This is how Starlink satellite Internet works in snow: extreme conditions

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Brian Adam
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starlink snow

Starlink it is taking more and more shape. With more than 800 satellites deployed and thousands of people participating in the alpha and beta, the company is showing that the service perfectly replaces an ADSL connection, and even comes to compete with fiber exceeding 100 Mbps with ease. Now, a video shows how the satellite internet connection with extreme conditions.


We have already seen how starlink works in normal conditions, as well as in an area with trees and rain. However, extreme conditions such as snow are even harsher as the signal going to and from the satellites has more obstacles in the sky if it is snowing, as well as the snow itself falling on the antenna.

Starlink and snow don’t get along very well

Some days ago, Brett batie He shared a video on his YouTube channel where he unboxed, installed and tested the system. Now, he has uploaded a video doing speed tests in snow in the area where he lives.

Batie claims that she normally gets between 50 and 100 Mbps speed, which is normal with the current satellite deployment, and will improve as there are more in the sky. The density of population and users in an area will also affect the speed, but luckily that will not be a problem for users of the service because the idea is that it allows access to the Internet anywhere where normally no connection.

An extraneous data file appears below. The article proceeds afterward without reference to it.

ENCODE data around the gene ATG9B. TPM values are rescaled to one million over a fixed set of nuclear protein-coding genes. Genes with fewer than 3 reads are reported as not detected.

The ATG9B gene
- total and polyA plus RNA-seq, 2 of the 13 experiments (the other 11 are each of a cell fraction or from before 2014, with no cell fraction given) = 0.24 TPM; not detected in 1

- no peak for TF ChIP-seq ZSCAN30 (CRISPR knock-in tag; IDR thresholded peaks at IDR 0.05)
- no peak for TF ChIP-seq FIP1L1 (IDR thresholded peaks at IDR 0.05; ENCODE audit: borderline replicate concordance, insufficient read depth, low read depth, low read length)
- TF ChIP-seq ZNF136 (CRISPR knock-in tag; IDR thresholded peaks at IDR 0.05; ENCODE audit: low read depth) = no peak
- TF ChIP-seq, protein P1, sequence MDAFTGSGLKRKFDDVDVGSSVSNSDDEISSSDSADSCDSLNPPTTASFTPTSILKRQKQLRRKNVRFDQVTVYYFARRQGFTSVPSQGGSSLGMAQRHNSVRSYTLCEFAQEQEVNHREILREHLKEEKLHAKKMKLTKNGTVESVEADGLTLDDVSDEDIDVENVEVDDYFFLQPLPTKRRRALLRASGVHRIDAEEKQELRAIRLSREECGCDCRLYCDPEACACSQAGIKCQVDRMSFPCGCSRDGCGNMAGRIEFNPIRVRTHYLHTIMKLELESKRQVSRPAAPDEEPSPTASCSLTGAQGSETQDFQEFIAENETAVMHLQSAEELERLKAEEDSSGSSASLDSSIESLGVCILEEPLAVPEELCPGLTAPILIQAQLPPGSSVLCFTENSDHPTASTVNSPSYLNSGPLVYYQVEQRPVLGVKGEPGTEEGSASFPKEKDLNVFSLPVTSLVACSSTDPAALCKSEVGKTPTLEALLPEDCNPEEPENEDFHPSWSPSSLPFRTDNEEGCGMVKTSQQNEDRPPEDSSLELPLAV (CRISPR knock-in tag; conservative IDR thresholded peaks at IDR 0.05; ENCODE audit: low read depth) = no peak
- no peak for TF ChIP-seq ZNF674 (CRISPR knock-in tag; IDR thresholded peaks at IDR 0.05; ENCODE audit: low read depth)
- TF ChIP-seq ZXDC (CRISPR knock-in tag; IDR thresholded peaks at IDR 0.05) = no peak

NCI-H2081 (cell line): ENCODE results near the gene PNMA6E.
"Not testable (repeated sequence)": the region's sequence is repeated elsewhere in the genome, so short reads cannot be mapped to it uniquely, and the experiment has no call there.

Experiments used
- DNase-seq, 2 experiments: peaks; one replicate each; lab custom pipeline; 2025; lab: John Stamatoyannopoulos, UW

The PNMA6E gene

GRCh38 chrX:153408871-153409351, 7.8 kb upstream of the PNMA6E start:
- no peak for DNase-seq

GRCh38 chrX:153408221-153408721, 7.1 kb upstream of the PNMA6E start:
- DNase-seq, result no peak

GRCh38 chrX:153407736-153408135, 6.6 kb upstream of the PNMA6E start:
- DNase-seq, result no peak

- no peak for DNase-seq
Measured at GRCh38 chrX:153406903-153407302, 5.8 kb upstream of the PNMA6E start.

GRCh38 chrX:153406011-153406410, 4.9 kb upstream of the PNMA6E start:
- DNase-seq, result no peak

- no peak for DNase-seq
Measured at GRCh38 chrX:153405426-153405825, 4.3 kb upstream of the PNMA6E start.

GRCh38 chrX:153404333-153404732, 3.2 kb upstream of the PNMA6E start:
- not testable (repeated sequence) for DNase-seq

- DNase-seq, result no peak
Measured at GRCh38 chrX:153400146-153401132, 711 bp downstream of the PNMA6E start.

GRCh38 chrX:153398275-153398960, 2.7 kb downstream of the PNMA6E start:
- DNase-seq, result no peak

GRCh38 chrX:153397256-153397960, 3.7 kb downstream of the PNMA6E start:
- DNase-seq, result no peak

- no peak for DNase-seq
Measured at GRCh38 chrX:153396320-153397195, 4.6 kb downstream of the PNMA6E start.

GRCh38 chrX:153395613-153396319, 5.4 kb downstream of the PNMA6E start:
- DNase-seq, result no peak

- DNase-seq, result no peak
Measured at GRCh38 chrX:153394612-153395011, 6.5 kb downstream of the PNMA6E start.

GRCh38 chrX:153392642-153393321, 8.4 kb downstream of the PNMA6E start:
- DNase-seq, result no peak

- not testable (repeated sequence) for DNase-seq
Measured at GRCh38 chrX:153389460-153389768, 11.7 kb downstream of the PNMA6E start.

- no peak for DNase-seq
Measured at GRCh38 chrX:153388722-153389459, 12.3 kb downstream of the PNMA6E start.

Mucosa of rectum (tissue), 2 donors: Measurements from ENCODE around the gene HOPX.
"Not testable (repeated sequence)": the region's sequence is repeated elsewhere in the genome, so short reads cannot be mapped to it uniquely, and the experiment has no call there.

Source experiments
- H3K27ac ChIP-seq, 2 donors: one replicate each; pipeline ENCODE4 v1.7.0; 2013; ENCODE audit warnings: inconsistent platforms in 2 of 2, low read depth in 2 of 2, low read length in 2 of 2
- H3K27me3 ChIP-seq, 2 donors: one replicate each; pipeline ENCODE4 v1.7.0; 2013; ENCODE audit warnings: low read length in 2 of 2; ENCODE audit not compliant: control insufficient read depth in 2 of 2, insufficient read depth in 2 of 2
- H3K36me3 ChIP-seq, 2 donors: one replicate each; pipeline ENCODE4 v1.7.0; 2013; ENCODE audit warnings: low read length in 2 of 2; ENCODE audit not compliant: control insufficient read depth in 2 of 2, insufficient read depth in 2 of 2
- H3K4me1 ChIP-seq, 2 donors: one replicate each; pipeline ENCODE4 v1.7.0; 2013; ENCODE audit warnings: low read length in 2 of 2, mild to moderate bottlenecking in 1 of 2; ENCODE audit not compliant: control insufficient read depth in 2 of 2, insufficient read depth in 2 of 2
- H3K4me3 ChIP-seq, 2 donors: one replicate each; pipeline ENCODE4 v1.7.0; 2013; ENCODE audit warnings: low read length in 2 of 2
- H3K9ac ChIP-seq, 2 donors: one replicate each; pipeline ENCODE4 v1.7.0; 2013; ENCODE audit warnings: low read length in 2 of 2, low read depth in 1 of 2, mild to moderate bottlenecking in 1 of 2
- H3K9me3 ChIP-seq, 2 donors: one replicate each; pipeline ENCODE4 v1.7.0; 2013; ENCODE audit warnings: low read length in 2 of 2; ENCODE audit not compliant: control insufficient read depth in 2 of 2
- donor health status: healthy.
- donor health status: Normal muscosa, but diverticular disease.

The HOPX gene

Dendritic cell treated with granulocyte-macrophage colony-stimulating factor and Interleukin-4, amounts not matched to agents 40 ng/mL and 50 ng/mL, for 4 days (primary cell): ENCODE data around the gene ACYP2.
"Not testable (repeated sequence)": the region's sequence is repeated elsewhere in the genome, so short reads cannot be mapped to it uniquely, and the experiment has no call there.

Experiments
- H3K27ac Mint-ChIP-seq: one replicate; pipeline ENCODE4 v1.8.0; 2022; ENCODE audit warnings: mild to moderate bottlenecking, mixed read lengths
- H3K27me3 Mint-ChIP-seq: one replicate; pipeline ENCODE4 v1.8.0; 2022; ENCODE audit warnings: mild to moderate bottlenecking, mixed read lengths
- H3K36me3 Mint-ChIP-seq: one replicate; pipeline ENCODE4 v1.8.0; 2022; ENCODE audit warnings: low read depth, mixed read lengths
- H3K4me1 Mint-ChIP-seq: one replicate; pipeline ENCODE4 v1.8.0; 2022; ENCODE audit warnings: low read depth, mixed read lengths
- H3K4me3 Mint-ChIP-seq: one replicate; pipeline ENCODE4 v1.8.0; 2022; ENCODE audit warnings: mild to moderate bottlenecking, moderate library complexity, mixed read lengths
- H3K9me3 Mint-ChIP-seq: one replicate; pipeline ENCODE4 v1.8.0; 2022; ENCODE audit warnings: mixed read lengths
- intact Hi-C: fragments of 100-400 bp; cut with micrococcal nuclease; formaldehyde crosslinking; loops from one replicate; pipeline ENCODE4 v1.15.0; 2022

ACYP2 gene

However, with snow on the antenna, the speed plummets, with figures of 25 Mbps download and 12 Mbps upload, with 27 ping. However, in a second test, the figure drops to 13.75 Mbps downstream and 7.51 Mbps.

The problem there is not only the speed drop, but also the ping is very unstable and reaches figures between 80 and 400 ms, arriving the connection even to fall off at times. With rain and clouds these types of problems do not occur, and the connection is very stable.

The antennas have a built-in heater to melt snow

Snow can be a specific problem; especially if the antenna is in an area that is difficult to access. Fortunately, SpaceX engineers already thought that this could happen, and the antenna has a built-in heating system that causes the antenna to rise above 0ºC. In the following video we can see how the antenna is at 4 ºC, while the environment and snow are below zero.

In fact, in Batie’s first video we can see how at 5:35, when he goes up to manually clean the antenna, part of the snow has melted with a certain texture of spring snow, as well as drops of water from snow that already it has melted.

After cleaning the antenna, the speed partially returns to normal, with 100 Mbps downstream and 16 Mbps upstream, and a somewhat more stable ping, but it continues to have ups and downs due to the snow that is falling in the sky continues to negatively affect to the stability of the connection.


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